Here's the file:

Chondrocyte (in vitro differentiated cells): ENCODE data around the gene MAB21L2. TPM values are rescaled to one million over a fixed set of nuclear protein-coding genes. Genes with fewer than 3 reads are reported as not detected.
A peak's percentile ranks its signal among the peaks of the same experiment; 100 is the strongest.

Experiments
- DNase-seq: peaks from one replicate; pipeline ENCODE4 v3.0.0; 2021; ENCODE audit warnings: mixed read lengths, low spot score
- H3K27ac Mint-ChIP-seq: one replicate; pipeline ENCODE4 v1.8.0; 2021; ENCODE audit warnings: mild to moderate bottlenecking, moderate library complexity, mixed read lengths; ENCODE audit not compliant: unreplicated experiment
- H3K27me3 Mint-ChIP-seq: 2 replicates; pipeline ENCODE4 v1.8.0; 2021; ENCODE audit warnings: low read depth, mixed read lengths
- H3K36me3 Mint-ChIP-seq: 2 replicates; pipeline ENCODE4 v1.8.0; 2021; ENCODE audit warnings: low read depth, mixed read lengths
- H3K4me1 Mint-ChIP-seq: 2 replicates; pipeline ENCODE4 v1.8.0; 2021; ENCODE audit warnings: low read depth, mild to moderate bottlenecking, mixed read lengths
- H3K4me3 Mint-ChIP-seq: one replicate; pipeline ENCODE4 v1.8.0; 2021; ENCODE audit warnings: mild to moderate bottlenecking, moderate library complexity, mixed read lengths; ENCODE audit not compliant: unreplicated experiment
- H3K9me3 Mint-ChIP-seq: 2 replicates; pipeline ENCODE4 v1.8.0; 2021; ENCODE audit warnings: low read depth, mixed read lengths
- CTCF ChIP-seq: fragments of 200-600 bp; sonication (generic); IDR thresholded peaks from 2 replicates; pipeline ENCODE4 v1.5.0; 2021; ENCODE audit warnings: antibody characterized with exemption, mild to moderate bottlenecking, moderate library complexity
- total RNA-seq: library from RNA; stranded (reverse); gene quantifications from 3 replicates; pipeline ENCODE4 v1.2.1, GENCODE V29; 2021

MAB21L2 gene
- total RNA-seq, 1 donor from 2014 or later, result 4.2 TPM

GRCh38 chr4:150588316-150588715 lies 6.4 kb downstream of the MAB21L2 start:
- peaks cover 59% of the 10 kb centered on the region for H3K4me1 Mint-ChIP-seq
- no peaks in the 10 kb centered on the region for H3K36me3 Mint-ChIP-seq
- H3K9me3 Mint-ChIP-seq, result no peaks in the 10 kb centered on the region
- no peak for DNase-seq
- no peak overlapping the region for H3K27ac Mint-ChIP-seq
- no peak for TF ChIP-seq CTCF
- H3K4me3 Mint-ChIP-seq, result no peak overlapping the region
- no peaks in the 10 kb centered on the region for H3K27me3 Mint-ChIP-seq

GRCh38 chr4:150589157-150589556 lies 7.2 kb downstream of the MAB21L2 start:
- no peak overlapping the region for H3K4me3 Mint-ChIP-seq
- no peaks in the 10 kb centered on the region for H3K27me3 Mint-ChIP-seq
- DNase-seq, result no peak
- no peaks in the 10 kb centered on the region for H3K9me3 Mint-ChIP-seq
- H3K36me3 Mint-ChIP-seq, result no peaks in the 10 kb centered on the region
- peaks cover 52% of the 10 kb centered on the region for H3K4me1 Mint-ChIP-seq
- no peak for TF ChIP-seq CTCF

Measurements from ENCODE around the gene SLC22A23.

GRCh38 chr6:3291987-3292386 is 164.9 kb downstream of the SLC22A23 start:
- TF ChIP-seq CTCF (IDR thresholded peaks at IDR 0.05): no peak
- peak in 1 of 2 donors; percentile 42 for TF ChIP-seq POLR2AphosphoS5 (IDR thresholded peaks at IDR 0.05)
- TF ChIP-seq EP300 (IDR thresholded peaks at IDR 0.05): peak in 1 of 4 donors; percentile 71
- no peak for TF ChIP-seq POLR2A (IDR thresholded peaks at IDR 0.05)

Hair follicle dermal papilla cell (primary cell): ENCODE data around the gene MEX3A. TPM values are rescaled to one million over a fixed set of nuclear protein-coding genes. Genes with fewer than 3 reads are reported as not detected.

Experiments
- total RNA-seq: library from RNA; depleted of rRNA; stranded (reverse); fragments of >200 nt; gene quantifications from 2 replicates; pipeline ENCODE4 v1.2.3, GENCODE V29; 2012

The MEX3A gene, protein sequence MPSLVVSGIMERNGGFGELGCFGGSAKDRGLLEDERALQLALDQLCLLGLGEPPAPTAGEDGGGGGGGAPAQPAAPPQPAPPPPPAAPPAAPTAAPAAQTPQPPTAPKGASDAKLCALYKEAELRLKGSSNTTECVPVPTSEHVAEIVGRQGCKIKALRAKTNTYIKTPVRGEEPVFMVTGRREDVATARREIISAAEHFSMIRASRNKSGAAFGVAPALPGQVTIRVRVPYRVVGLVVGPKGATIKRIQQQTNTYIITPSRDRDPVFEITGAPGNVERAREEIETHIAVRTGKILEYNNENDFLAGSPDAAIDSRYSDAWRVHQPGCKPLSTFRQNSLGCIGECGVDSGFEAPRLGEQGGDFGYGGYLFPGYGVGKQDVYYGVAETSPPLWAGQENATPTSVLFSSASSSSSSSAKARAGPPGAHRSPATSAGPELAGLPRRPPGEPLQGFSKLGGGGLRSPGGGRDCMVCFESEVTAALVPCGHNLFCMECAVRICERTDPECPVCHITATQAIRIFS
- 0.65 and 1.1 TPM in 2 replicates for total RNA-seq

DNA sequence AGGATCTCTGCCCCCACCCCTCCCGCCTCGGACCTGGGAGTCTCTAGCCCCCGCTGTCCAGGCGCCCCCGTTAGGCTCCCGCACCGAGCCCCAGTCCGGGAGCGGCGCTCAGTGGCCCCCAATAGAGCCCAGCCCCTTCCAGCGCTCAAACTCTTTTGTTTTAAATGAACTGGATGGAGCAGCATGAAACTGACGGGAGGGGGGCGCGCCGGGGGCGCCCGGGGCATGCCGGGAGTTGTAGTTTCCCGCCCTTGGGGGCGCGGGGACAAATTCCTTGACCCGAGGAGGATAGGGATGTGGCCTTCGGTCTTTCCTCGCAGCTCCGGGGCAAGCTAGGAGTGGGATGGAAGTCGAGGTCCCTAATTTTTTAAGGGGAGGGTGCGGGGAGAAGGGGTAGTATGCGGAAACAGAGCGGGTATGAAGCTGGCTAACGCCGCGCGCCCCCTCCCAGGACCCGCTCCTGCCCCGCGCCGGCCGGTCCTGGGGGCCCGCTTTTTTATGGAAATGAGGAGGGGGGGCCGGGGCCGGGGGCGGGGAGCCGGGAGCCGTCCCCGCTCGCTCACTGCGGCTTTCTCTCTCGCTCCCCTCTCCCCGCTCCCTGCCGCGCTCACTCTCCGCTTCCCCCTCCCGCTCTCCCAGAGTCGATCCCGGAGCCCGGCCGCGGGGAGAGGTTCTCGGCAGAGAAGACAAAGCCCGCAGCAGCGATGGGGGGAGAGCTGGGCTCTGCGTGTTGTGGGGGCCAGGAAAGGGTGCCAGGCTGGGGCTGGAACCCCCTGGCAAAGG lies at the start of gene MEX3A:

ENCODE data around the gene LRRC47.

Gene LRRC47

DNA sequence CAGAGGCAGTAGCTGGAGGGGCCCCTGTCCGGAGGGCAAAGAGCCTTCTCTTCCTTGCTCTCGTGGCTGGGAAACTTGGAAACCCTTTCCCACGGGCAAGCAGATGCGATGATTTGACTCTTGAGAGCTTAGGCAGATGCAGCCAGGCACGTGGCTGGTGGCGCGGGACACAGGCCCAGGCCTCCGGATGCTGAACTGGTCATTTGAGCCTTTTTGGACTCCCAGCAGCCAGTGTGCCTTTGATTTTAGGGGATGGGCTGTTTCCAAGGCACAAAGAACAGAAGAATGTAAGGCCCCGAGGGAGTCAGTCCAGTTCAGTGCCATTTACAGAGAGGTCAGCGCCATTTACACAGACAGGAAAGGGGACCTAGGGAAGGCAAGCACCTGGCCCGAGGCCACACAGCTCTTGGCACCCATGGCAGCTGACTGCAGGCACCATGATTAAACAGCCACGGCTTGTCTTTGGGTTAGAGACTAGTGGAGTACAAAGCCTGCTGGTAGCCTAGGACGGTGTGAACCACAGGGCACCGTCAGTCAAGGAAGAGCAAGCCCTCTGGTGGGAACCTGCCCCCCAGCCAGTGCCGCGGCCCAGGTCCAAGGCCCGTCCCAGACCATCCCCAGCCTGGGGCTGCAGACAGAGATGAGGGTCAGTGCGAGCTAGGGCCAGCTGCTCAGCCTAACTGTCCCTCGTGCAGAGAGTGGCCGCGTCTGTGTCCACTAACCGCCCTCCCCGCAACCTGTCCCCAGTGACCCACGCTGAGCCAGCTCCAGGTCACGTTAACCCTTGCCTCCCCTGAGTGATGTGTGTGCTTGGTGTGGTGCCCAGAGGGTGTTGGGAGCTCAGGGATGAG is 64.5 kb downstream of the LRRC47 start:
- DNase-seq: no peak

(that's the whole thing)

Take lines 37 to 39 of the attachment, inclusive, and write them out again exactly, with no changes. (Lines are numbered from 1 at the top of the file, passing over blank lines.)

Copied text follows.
- no peak for TF ChIP-seq POLR2A (IDR thresholded peaks at IDR 0.05)

Hair follicle dermal papilla cell (primary cell): ENCODE data around the gene MEX3A. TPM values are rescaled to one million over a fixed set of nuclear protein-coding genes. Genes with fewer than 3 reads are reported as not detected.

Experiments